The zoo is giving thanks to having a healthy adorable addition.
The Columbus Zoo and Aquarium announced on Thursday that a polar bear cub was born on Thanksgiving Day to mother Aurora and father Lee.
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Oh Baby! The Columbus Zoo and Aquarium is truly thankful to welcome a new polar bear cub born on Thanksgiving Day, Nov. 28, at 12:43 a.m. to mother Aurora and father, Lee! The Animal Care team notes that Aurora is being an attentive mother to her new cub, who has been observed nursing. As Aurora continues to care for her cub, she and her little one will remain in their private denning area behind the scenes until spring. While Aurora is not new to motherhood, having given birth to Nora (Utah’s Hogle Zoo) and twins Neva (Maryland Zoo in Baltimore) and Nuniq (Henry Vilas Zoo), this is the first cub to be sired by male polar bear, Lee. Lee arrived at the Columbus Zoo from Denver Zoo on Nov. 7, 2018. His move was recommended by the Association of Zoos and Aquariums’ (AZA) Species Survival Plan® (SSP), a cooperatively managed program designed to maximize the genetic diversity and increase the population sustainability of threatened and endangered species in human care. Both Aurora and her twin sister, Anana, have been denning for several weeks. The Animal Care team observed Aurora frequently resting in her den leading up to the cub’s birth, while Anana has shown more activity, indicating that she may not be preparing for a birth. Because there are no pregnancy tests for polar bears, the team will continue to monitor Anana’s activity as polar bears can give birth from Nov. to early Jan. Polar bears have one of the lowest reproductive rates of any mammal due to delayed implantation, during which a fertilized egg does not implant in the uterus for several months to ensure the cub is born to the mother at the best time for survival. In 2008, the polar bear became the first species to be listed under the Endangered Species Act as threatened primarily due to climate change. Since 2008, the Zoo has contributed more than $250,000 to research benefiting polar bears in the Arctic. The Zoo is also designated as an Arctic Ambassador Center by Polar Bears International (PBI). At the Columbus Zoo, visitors are encouraged to do their part to save this amazing species by reducing energy consumption. For more information about this significant birth, visit: bit.ly/2osf2ma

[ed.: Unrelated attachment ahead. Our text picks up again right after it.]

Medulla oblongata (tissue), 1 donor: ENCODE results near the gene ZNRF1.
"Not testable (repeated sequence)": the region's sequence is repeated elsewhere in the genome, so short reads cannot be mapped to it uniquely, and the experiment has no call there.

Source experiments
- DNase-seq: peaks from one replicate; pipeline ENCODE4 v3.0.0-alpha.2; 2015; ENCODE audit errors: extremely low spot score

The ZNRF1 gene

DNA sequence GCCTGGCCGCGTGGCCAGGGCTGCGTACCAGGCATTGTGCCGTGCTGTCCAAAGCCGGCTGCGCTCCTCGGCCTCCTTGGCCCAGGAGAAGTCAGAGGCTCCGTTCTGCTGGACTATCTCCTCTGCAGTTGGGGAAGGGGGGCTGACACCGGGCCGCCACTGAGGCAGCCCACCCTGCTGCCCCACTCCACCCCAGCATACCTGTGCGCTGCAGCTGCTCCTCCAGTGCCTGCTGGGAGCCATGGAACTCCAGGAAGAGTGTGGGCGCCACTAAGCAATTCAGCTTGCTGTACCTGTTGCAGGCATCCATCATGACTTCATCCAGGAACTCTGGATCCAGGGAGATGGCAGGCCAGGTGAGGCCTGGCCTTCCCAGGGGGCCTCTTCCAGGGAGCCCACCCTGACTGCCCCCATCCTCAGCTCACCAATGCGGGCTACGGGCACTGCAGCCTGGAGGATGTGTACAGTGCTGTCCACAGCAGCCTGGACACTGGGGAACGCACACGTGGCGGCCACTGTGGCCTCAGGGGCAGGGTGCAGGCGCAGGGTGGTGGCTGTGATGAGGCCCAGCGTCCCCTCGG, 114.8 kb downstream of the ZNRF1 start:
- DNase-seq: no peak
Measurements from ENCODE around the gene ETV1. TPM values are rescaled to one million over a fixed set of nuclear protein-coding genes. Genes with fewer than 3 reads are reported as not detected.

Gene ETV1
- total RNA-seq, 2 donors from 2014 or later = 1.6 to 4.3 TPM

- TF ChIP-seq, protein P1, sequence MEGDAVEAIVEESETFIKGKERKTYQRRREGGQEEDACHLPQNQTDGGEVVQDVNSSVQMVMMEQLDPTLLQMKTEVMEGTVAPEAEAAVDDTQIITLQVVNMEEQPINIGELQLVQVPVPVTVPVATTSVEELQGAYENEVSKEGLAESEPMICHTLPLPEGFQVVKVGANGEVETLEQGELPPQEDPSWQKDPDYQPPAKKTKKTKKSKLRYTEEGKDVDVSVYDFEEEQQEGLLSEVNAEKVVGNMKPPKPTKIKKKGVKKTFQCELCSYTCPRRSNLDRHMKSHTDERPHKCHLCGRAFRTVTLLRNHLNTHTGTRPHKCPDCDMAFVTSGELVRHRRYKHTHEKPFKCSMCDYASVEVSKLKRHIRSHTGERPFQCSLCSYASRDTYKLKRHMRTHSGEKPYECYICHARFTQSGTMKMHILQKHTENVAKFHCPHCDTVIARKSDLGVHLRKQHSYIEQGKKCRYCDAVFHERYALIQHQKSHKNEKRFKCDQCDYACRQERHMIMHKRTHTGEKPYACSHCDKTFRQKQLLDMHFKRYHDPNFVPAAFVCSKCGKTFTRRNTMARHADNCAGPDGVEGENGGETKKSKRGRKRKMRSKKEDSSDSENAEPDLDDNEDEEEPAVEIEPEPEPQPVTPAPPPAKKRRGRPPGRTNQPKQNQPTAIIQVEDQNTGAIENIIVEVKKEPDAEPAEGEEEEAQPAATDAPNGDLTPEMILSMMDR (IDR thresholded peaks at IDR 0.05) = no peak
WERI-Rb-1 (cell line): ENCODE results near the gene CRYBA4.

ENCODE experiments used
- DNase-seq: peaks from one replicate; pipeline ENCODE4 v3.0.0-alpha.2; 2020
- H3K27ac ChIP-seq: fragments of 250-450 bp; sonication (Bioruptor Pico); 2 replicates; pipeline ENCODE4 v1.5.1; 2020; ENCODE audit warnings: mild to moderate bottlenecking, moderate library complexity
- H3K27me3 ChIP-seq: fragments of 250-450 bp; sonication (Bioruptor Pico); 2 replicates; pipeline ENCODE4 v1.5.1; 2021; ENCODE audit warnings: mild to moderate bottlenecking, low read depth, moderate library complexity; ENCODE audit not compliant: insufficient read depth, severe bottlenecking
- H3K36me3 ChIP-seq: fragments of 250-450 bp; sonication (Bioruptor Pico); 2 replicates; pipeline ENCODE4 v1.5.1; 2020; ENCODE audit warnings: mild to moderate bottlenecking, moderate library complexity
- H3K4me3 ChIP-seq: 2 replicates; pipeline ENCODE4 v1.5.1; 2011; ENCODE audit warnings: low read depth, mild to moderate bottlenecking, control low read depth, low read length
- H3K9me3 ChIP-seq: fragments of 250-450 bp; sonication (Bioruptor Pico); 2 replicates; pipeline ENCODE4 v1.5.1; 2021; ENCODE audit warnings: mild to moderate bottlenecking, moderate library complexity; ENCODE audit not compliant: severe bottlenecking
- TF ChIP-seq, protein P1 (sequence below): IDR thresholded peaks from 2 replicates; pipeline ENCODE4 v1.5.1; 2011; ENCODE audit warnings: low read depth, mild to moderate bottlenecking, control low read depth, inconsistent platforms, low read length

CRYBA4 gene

The animal care team says the mother and baby seem to be doing just fine. Aurora has been attending to the baby and they see the baby is nursing. The two will remain in their private den until the spring.
This is the fourth litter for Aurora but Lee’s first.
No name has been given to the cub but we can’t wait to see the cutie sometime next Spring!